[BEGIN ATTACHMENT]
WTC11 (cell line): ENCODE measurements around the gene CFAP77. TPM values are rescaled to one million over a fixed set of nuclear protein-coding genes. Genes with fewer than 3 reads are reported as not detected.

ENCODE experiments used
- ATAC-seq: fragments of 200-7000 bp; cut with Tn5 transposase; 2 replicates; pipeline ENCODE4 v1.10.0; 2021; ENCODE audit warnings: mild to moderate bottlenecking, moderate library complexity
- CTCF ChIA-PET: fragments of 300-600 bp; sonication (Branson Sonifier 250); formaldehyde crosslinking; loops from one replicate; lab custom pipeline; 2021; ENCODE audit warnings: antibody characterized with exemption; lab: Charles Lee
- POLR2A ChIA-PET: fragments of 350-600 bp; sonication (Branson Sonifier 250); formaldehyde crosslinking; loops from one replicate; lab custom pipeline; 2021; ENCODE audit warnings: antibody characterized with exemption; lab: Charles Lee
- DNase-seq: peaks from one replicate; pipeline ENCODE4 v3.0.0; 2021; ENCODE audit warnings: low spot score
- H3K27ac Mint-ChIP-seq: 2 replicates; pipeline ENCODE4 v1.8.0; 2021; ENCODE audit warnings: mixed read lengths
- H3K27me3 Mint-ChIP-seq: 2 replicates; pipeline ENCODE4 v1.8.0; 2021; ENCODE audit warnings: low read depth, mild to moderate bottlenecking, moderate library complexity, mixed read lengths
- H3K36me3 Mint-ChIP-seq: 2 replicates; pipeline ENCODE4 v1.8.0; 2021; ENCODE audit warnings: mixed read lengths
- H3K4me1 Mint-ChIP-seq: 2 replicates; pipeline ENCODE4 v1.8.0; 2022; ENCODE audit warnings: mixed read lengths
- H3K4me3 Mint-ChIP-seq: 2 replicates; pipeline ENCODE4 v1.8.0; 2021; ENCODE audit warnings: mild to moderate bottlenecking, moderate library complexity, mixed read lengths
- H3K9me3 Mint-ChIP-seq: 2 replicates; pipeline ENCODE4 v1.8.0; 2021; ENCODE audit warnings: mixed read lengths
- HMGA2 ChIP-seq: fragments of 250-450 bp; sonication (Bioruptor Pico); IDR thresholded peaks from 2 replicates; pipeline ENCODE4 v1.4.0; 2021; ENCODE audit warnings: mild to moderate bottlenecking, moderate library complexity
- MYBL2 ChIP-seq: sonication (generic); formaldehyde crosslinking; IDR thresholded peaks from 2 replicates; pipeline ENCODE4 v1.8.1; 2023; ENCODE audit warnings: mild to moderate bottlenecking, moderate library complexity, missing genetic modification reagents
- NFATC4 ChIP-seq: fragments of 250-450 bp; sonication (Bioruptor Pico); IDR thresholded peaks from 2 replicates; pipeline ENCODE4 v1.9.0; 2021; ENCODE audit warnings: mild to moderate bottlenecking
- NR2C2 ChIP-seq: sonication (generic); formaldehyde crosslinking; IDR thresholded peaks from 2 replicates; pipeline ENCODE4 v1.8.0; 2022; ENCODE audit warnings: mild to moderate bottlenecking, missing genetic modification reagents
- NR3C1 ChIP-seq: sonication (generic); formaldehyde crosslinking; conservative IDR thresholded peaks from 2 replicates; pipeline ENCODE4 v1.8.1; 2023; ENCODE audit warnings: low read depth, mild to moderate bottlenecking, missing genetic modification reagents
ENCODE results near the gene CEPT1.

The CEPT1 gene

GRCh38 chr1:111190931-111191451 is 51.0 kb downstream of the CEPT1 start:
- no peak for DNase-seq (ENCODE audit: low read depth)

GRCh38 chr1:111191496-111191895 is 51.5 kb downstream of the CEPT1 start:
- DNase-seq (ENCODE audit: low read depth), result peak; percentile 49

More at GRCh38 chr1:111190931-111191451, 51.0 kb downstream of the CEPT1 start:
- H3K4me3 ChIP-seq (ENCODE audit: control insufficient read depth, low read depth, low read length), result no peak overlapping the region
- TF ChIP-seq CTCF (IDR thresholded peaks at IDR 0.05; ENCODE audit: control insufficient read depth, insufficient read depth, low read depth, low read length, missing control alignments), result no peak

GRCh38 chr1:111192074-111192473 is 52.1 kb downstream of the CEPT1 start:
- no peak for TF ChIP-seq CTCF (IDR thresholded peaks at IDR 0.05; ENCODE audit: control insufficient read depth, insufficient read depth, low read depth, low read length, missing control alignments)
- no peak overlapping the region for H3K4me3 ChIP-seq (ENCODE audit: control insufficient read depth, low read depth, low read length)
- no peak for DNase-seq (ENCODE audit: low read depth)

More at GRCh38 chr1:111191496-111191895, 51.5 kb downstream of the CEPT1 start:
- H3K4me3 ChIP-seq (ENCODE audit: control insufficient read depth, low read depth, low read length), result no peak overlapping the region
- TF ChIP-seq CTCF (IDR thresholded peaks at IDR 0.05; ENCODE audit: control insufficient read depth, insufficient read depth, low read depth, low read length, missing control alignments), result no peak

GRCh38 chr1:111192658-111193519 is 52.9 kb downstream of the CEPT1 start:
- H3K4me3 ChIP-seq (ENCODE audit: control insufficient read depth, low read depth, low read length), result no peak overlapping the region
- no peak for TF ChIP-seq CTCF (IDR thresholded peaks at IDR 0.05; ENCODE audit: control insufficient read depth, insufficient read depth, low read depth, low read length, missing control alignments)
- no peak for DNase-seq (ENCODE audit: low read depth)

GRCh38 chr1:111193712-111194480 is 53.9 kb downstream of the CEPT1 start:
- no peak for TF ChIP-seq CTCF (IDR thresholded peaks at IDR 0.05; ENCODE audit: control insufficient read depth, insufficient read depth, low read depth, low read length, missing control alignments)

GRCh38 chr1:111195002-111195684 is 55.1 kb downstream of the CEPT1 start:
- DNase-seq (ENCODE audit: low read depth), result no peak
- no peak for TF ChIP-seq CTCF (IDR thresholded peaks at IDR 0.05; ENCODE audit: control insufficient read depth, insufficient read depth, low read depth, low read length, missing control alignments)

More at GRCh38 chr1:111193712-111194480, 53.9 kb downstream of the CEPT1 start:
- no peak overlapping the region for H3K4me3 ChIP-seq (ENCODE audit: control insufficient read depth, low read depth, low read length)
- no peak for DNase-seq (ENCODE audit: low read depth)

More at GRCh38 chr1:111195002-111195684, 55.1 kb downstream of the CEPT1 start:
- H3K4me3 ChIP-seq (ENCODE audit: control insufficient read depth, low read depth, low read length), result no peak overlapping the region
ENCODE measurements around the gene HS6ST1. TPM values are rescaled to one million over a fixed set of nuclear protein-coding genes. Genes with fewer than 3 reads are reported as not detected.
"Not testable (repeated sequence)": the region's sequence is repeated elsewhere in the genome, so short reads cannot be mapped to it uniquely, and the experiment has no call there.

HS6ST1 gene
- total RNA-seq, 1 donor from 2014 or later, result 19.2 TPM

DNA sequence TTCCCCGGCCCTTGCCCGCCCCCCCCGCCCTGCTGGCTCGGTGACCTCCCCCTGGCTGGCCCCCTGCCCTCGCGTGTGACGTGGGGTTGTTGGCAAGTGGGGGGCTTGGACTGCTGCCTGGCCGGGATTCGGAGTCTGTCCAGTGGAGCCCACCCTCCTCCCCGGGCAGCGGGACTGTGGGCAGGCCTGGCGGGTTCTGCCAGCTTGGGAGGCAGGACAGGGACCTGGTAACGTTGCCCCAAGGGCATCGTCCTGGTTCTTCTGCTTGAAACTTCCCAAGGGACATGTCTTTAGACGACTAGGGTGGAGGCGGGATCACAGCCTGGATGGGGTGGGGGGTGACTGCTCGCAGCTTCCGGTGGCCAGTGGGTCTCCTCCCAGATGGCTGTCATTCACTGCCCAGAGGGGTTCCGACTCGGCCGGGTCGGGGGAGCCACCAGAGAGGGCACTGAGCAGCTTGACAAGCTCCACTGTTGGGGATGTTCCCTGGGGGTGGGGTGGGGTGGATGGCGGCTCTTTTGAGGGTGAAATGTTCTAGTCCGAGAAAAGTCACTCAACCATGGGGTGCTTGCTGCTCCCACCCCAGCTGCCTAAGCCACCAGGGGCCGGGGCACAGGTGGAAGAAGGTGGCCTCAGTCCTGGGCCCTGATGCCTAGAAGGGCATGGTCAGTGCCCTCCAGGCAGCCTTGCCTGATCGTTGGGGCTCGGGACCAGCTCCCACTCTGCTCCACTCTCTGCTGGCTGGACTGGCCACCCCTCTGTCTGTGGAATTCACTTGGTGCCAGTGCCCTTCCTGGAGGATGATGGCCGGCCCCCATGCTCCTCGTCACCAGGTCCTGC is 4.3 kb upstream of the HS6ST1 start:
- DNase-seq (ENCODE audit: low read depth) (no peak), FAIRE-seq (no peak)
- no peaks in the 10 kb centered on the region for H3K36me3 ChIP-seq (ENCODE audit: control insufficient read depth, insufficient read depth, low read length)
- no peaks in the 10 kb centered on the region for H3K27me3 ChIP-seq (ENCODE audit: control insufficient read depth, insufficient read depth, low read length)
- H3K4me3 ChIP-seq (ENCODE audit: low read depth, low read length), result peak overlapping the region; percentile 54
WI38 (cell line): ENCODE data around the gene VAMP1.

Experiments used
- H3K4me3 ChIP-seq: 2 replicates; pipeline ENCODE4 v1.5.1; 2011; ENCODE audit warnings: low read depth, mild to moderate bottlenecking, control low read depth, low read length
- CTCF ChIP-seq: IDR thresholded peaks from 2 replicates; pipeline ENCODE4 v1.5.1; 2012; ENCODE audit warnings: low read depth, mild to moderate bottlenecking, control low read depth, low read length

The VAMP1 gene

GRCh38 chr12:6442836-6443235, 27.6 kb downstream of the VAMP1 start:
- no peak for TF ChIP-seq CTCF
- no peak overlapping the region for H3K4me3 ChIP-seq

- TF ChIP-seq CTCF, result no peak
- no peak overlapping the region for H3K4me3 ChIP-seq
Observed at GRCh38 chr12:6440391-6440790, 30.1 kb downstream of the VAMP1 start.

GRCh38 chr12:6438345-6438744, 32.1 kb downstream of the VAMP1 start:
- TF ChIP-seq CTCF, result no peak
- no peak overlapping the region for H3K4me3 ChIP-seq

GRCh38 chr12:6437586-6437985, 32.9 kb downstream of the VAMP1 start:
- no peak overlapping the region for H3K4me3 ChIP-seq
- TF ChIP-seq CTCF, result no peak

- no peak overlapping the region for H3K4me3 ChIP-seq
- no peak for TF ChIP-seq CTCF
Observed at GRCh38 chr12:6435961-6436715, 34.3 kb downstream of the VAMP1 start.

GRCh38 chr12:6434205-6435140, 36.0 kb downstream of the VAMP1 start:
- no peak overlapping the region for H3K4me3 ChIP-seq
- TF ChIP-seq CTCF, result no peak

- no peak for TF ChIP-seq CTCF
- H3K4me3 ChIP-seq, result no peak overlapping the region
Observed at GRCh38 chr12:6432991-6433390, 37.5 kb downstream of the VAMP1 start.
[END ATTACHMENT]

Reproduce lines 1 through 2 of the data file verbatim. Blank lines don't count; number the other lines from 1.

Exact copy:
WTC11 (cell line): ENCODE measurements around the gene CFAP77. TPM values are rescaled to one million over a fixed set of nuclear protein-coding genes. Genes with fewer than 3 reads are reported as not detected.

ENCODE experiments used